The incompetence of most job talks seems astonishing and depressing until one remembers just how badly conceived and delivered conference talks tend to be. If oratorical savvy is in such short supply, then the inventive job hunter has a shining opportunity to better his or her chances. To give an impressive talk, you need to understand 1) the basics of effective oral presentation; 2) the nature of talking to a whole department, not just to fellow specialists; and 3) tactics specific to the type of institution. Do these three things well and you will tilt the odds heavily in your favor.
An article is not a talk. A thesis chapter (even shortened) is not a talk. The kind of language that projects your masterful arguments in written prose is indigestible sludge when spoken. Learning through your ears and learning through your eyes are different, so you have to adapt your material to different mental processes. For the ears, you want an exaggeratedly clear roadmap and short sentences. Close to the beginning, you want to say "I shall address three problems: a, b, and c." You make sure that you mention a and b and c at the beginnings of their respective sections, and you remind us at the end that you have solved these three problems. Whether you solve problems or answer questions or trace an unusual development, get it up there in plain English, and remind us from time to time where you are in the trajectory of your argument.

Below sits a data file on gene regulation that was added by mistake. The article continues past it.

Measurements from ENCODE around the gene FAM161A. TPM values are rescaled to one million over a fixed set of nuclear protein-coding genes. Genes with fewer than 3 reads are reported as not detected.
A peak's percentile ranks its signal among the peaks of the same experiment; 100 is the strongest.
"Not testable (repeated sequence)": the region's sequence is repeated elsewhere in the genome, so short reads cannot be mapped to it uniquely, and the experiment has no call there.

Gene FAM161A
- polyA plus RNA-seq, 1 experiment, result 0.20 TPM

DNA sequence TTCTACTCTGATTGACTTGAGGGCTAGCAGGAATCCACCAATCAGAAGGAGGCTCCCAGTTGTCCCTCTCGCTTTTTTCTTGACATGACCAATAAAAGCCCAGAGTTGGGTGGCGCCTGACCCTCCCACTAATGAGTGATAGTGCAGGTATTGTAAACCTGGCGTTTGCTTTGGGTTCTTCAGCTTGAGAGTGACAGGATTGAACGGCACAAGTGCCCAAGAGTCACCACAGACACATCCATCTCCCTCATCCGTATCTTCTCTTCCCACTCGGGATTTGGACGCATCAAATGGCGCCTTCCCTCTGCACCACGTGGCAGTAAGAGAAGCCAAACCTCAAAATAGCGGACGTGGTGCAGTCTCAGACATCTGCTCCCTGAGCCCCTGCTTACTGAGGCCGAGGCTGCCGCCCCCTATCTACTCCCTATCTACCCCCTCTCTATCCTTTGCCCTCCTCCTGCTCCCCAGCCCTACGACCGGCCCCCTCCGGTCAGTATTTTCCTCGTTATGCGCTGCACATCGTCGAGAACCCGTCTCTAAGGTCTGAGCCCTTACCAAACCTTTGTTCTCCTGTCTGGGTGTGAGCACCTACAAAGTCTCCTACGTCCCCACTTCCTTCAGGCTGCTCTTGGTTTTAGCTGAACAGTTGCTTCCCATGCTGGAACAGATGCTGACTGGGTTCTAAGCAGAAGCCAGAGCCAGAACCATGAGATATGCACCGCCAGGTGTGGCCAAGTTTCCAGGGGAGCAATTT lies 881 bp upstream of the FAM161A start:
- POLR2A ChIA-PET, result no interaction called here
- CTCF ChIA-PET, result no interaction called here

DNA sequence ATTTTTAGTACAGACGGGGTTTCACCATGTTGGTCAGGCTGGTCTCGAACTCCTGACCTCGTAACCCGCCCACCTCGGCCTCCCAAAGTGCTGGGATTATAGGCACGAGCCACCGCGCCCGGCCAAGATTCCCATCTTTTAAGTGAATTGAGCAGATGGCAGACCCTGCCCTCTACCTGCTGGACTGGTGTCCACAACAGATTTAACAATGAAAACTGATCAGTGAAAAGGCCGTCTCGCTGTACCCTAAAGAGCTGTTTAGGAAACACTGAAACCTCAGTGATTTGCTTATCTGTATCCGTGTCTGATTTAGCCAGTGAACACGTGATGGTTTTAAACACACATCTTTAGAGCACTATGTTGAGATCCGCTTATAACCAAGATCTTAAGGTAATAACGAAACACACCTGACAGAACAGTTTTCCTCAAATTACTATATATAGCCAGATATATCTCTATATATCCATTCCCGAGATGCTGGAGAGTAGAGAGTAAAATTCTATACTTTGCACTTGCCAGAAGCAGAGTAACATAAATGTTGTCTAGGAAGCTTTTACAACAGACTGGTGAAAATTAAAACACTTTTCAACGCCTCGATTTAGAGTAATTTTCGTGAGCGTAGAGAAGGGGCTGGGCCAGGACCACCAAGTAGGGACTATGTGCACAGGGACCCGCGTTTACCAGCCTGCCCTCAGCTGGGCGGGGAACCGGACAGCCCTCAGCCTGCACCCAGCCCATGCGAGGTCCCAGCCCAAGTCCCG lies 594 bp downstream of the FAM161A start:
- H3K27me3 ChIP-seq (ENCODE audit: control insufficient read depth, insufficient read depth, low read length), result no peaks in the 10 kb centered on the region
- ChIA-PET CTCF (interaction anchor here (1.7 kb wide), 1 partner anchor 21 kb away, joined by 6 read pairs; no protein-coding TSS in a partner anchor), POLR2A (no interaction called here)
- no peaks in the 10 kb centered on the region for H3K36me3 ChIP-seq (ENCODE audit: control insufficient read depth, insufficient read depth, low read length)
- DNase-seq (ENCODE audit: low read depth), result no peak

The average length of your spoken sentences should be shorter than that of your written prose. Sure, a few may be longish, but anything complicated should be broken into two or more short sentences. The John Gardner rule will help you here. Imagine that you are diagramming a sentence. It has three basic parts: Subject, Verb, and Object. All the rest, clauses and phrases, are variously attached to one of those three. His rule: never complicate more than one of them. If you have a complicated subject with lead-in phrases, modifying phrases, and maybe a list or two, then be sure your verb and object are simple. Use that rule to help you see what needs to be simplified. When I teach Ph.D.-level technical writing, that rule works wonders. Incomprehensible subjects such as vapor-deposition chemistry and opaque risk analysis start to be understood by the class after a John Gardner-style revision.
Cut the jargon. By jargon, I mean the buzzwords that you do not use in everyday speech: imbricate, reinscribe, transhistoric valences, aesthetic reciprocity, perform (when you are not talking about acting on stage). Very occasionally, you will need a technical term because we have no ordinary equivalent, but that is rare. Imagine describing your subject to your mother and avoid words she would not understand. You might set yourself a limit: no more than one or at most two buzzwords per page. That way you can use a few to signal that you talk the talk. Remember, though, that not all members of a department belong to your same knowledge community and rely on your favorite theorists.
Print your talk in 16-point font so it can lie flat on the podium but you can still read it easily even if there is no lectern. Mark the most important word or phrase in each sentence in boldface caps. Read the talk aloud (not silently) 8 or 10 times, so that you have it three-quarters memorized. That way you can deliver it while looking at your audience and making eye contact. You need only look down occasionally to remind yourself of what comes next. Those boldfaced words will lead your eye right to where you need to be. People who mumble downward at their text make a bad impression. If you are not one of the gifted few who can speak extempore, then at least memorize and practice so that you interact throughout with your listeners.